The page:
Helen wasn t particularly concerned, because, whatever, there was a clarity to the coldness, right? And screw Roy if he d fallen down a brightly-colored porn hole, pummeling himself to images of animated youngsters slithering around nude, in grownup crotch, gear in a cartoon fairyland. Internet histories weren t her favorite literary genre, but she knew how to read them. Anyway, if her husband s use-case viability on the marital graph had taken a nose-dive, then so, too, had her own burden. She had her friends, she had her work on the memorial, and she had the shower head. When she and Roy first got married, whenever ago, Helen s mother had told her that, if people don t visit, you don t have to host. Period, full stop. And even though Helen s take on this advice now was off-label, it applied just fine to her touchless union. The body unloved, the body unhandled and unseen. The body as a ghost in training for whatever soiled world came next. Anyway, wasn t left-alone the best place to wind up?
Maybe old age and the cold blue death of the groin would solve that. Maybe Helen would inherit a sweet and useless Roy, post-pornography, sitting politely behind a drool cloth, swaddled in food-stained sweaters. She d feed him until he cooed and maybe sometimes they would run out of gruel and she would watch his hunger grow, watch his eyes turn small and sad. Would it be so terrible? The sexual urge would be merely an embarrassing spasm of the past. They d been friends once, before they d got into designing memorials for unspeakable catastrophes. Intense and respectful partners in their architectural firm. Mutually committed cattle prodders of each other s darker, stranger brains, torturing out each other s best ideas, before the chemical repulsion and bed-death had struck. Maybe by old age they d return to form, be ideal dance partners again, if only they could stay alive long enough.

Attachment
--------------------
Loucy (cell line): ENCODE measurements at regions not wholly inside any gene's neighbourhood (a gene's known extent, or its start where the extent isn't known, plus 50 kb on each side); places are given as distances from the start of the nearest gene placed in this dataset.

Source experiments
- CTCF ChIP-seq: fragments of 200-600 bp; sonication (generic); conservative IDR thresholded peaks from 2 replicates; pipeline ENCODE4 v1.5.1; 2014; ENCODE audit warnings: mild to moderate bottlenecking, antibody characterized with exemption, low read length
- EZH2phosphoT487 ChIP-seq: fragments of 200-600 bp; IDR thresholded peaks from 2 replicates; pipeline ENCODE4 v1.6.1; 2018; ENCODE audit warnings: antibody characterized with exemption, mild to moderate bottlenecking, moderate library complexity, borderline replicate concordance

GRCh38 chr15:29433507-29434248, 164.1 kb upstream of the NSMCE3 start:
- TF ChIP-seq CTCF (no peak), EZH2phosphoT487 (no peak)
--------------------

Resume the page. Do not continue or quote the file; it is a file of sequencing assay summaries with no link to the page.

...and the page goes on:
The problem was today and tomorrow and the next fucking huge bunch of days, the entirety of their middle age, really, which shouldn t be just a rotten footbridge you had to navigate, with a creepy old troll beating off underneath it. Roy was technically handsome, but he preened, and he moped, and he fished for so many compliments that Helen was fished out, empty, unable to smear any favorable speech over his prim, needy body. Lately he d been taking himself to the gym with more ambition and lust than he showed for their collaborative design work, and he was all cut up now, a strange, photoshopped musculature slipped over his bones like a bronzed wetsuit. She should have wanted to handle the new body he d built, use it to snuff out her baser urges, not that Roy offered it to her, but she asked that he keep it covered. In loose-fitting layers, please. It stank of his not-so-hidden effort to attract a mammal outside the home. To sport with it and lick its fur, no doubt. Plus, she had tolerated her husband better when he wasn t such a vain custodian of the ephemeral&m
Number of Pages:
Media Type:
Penguin Random House

Master Data

Product Type:
Paperback book
Release date:
9 July 2019
Package Dimensions:
0.202 x 0.131 x 0.025 m; 0.836 kg